Gary Kirsten's coaching module
What percentage do you think mental skills as opposed to technical skills play in your cricketing success?
Depending on your level, answers generally vary. Take a minute to write down your answer in your journal.
Over the past five years I have asked over 400 players from school to international level, what percentage of their
practice time they spend on mental as apposed to the technical
side of their game. The answer varies from 5% mental to 40% mental but with a much heavier emphasis on the lower end.
Given all this input, here is what I believe - success is 50 - 50 split between mental and technical but time spent
at practise should be focussed 100% on mental and technical skills - all the time! In other words, you cannot
train one without the other.
The key question is this: What mental skills are you actually training when you
think you are training only your technique and not your mind?
Put differently, I think that about 70-90% of
our practice time is spent training bad mental habits!
For example, in a game a batsman will be required to
have a 'switch-up' and 'switch-down' focus. Switch-up is when the bowler is in his run up and the ball
is about to enter play, and switch-down time is when the ball becomes dead and is on its way back into the bowlers hands.
Switch-down time is typically used to
i) reflect on the last ball or the last over or last time I was in this situation, and based on this reflection from the past to
ii) plan for the next ball, next over and next period of play -basically to plan for the future.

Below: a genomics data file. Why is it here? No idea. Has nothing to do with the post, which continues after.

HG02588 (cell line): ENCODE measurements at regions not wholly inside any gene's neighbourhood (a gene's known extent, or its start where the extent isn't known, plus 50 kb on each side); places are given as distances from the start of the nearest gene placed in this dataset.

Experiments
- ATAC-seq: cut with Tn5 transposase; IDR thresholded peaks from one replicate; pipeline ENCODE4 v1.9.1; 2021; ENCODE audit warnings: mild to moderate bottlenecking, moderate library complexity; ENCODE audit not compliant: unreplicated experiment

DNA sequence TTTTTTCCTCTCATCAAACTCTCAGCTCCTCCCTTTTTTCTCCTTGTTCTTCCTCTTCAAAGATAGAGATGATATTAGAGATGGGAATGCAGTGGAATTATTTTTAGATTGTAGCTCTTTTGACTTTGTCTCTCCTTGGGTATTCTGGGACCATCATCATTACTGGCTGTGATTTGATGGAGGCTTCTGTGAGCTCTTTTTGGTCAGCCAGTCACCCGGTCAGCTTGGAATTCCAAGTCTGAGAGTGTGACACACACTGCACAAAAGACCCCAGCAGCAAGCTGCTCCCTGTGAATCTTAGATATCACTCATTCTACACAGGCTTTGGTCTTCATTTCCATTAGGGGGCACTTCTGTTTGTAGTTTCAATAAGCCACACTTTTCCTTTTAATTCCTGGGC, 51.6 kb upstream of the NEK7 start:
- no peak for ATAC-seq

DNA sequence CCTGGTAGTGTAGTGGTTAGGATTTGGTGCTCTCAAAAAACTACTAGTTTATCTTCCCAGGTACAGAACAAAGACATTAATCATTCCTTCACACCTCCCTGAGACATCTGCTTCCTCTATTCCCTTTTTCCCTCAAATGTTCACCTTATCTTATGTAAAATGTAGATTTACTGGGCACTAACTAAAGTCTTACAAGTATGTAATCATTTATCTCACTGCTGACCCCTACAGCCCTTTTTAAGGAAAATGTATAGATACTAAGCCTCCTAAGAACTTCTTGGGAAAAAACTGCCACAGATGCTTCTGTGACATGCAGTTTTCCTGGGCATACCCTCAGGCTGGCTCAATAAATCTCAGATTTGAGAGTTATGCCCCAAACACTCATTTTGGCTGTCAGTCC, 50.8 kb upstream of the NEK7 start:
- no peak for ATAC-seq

Switch-up time is classically
used to do one thing and one thing only - to see the ball and allow the body to naturally/ automatically respond to it - with no i
nterference from the mind at all! Or differently put, to focus on what is happening now - the present.
This is typically
what happens when a batsman is 'in the zone' or fully focused in a game - but to what extent is this focus being conditioned
in the nets? I suggest most players spend most of their time practicing in what I call 'bowling machine mode'. Neither batsman
nor bowler really find full switch-up mode, nor focused switch-down mode. It's more a combination of 'sort-of-switch- up'
and 'talk-to-others- between-balls' as a type of switch-down
My suggestion is this: make a note of what you want to be thinking during switch-down and during switch-up time i
n a game. And then replicate that as accurately as possible during a practice. Watch some of the international players practice -
you will not see them talking unnecessarily to others at practice - in fact players like Jacques Kallis, Sachin Tendulkar and
Rahul Dravid are as focused and 'in the zone' at practice and during throw-downs as they are facing the worlds best
fast bowlers, or bowling to the best batsmen.
Practice as you play. You have all heard the saying